This is the technical part of the Web Analytics Audit. The second part is analyzing your data in order to uncover hidden opportunities. Among other things, it involves looking at your sales performance for different products and different traffic segments. Not all visitors were born equal, which is why we aim to offer a more personalized experience for our different visitor segments.
Because the research phase is what guides your hypothesis, later on, keep an eye out for your most relevant visitor segments.
Segmentation is a crucial part of running a proper web analytics audit.
[su_quote cite=”Avinash Kaushik – Author, Digital Marketing Evangelist – Google, Co-founder – Market Motive.”]Whether you do online, offline or online analysis, or just like to randomly play with data, insights arrive faster with segmentation.In fact, I’ve gone so far as to say: “All data in aggregate is crap.” That’s certainly a bit melodramatic, but beyond the most bare bones “ahh, I see something is happening,” you can’t get anywhere with aggregate data.[/su_quote]
You might want to check his oldies but goldies blog, especially this article about users, sequences, cohorts or this one, about web analytics segmentation.
If you want to skip the line, before starting to optimize, make sure you understand your segments of visitors, based on acquisition, behavior, and results. Then, apply the Pareto Principle, get the insights and address the opportunities.
Segment #1: Acquisition
From which sources, locations and keywords are you getting 80% of your results?
Possible outcomes: traffic optimization, insights to run personalization on your website, etc.
Segment #2: Behavior
How are the users which have the best conversion rates behaving? How many pageviews are they seeing before converting, from which landing pages are they starting their journey?
Possible outcomes: discover the hidden gems on the visitors’ journeys, find the most important micro-conversions.
Segment #3: Top pages
Pages with the most traffic or highest exit rate.
Possible outcomes: improve UX for most visited pages.
Step 3: Funnel Analysis: Where are they dropping?
A funnel is a series of steps you want your users to take, such as signing up or purchasing a product. You set a series of events in your Analytics tool such as the one below, and you will get a visual representation of how many people complete your funnel and how many drop off (and at which stage).
How you design your funnel depends, again, on your business type. It’s up to you which actions are most important, but here are some examples:
- E-commerce: All Sessions > Viewed Product Page > Viewed Shopping Cart > Checkout > Order Complete
- SaaS: All Sessions > Pricing Page > Registration Page > Registration Complete
- Agency: All Sessions > Service Page > Contact Page > Inquiry Form
When conducting a funnel analysis, you might find that there’s a huge drop off in, say, people who view your product pages. Going back to our Doctor/Patient analogy, this page is like a clogged artery, and it’s an indicator that you need to dig in to find out why that’s happening there and how you can optimize your product page to promote a more healthy flow.
The issue might be with the diet (a specific segment of visitors isn’t converting), or it might be with the patient (the product page isn’t well optimized). So take both into consideration when doing your analysis.
Step 4: Heatmaps, Session Recordings & User Testing: Are there any roadblocks stopping them?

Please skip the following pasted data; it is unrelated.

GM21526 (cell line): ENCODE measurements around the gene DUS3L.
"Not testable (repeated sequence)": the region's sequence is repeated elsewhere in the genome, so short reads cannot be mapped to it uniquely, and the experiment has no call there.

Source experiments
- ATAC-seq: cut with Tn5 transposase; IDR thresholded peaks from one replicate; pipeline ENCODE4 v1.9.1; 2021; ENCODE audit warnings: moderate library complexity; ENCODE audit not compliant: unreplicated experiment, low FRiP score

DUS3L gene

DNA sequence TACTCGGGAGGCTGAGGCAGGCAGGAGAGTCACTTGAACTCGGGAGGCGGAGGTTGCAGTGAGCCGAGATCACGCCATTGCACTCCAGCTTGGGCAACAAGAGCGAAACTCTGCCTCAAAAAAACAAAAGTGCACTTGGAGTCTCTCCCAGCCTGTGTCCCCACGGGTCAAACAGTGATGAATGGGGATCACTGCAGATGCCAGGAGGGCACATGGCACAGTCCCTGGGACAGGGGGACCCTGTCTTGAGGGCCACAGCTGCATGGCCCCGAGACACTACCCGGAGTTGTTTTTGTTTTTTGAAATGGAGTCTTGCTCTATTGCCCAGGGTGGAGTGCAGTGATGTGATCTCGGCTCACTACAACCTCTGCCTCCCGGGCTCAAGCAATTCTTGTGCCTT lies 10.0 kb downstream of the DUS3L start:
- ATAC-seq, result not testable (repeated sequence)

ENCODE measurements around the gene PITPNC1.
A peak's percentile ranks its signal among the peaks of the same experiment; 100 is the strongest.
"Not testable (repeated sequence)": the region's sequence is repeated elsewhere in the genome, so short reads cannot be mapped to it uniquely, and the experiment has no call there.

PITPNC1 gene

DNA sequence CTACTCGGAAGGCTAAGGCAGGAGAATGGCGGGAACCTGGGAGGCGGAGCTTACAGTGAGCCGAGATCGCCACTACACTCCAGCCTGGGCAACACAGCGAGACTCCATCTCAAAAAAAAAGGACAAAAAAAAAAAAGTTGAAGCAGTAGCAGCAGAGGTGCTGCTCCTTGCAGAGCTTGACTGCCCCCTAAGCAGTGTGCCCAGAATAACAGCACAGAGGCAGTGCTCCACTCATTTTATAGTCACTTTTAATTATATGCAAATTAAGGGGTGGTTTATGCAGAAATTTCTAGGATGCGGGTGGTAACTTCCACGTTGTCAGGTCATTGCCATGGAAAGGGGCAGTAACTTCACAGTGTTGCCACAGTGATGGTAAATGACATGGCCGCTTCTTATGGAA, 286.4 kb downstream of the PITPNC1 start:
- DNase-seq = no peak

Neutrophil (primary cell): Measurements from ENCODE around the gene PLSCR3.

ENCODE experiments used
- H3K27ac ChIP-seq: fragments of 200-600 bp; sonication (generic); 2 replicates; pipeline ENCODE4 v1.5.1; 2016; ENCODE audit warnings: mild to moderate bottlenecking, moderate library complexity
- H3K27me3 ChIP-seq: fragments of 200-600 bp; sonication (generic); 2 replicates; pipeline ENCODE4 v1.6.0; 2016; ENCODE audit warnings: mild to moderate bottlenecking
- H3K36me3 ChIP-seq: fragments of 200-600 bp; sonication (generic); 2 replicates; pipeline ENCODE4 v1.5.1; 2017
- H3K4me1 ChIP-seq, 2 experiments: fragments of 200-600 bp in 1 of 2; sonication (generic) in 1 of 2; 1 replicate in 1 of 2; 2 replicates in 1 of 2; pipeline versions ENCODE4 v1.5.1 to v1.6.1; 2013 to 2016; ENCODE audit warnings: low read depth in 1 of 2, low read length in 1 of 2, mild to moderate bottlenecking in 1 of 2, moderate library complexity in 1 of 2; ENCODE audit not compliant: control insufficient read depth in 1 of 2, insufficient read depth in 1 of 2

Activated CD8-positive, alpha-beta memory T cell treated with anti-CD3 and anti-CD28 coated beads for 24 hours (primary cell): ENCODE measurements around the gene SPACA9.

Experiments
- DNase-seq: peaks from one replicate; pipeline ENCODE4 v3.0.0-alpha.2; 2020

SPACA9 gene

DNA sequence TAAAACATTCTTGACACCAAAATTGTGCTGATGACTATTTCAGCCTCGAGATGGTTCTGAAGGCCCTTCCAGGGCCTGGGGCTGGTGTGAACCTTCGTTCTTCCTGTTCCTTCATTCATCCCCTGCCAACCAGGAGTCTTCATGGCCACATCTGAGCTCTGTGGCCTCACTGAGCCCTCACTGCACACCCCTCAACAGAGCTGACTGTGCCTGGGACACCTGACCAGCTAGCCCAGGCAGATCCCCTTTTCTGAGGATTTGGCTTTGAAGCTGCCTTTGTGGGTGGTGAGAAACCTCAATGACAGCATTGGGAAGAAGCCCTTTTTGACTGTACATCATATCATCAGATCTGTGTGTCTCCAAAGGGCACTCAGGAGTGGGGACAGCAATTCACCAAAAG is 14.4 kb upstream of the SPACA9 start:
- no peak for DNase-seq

One of the ways to find out why visitors aren’t converting is to analyze their behavior, specifically on the page with the lower conversion rates. Session recordings are a great way to do that, although time intensive.
You can record 100 or 1,000 sessions and go through each one in order to find out if there are any issues or missing triggers on your page that are preventing customers from taking action. It might be a technical problem, bad design or a lack of persuasiveness on your behalf.
Heatmaps track a user’s mouse movement across your page so you can see where the most frequented elements on your site are and which sections get ignored.
You can also conduct several user tests where you bring in people from your target audience to your office and ask them to take a specific action on your site, such as “Use the search bar to find a blue t-shirt and then purchase it via credit card”. While you let them do this independently, you’ll ask them questions to help you understand what they’re thinking as they browse your site. You can also ask them questions after the test is over.
Source: Nielson Norman Group
You typically don’t need to run many user tests. As you can see in the graph above, the more tests you run the fewer usability problems you find and your time is better spent moving on and solving the problems you already found.
Step 5: Surveys: What are your customers’ pain points?
Surveys are a great way to uncover customer insights and they’re easy to implement. Their flexibility means that you can ask questions based on different scenarios, such as:
- On a user’s exit intent
- Based on answers to previous questions
- Immediately after the page loads (or moments after)
- When the user scrolls to a certain percentage of the page
And you should consider your timing, depending on the context and the question. You won’t trigger a survey that asks visitors “Why are you leaving?” right after the page has loaded, and if you have a survey on a blog post page, you might want to wait before displaying your survey until the user has scrolled down a bit.
When we ran International Ecommerce Day, we used the following survey to guide our landing page optimization efforts. It proved to be very insightful, since many visitors gave us feedback on why they weren’t sure about attending the event, and we were able to improve our copy to better answer those questions for them and for future visitors to come.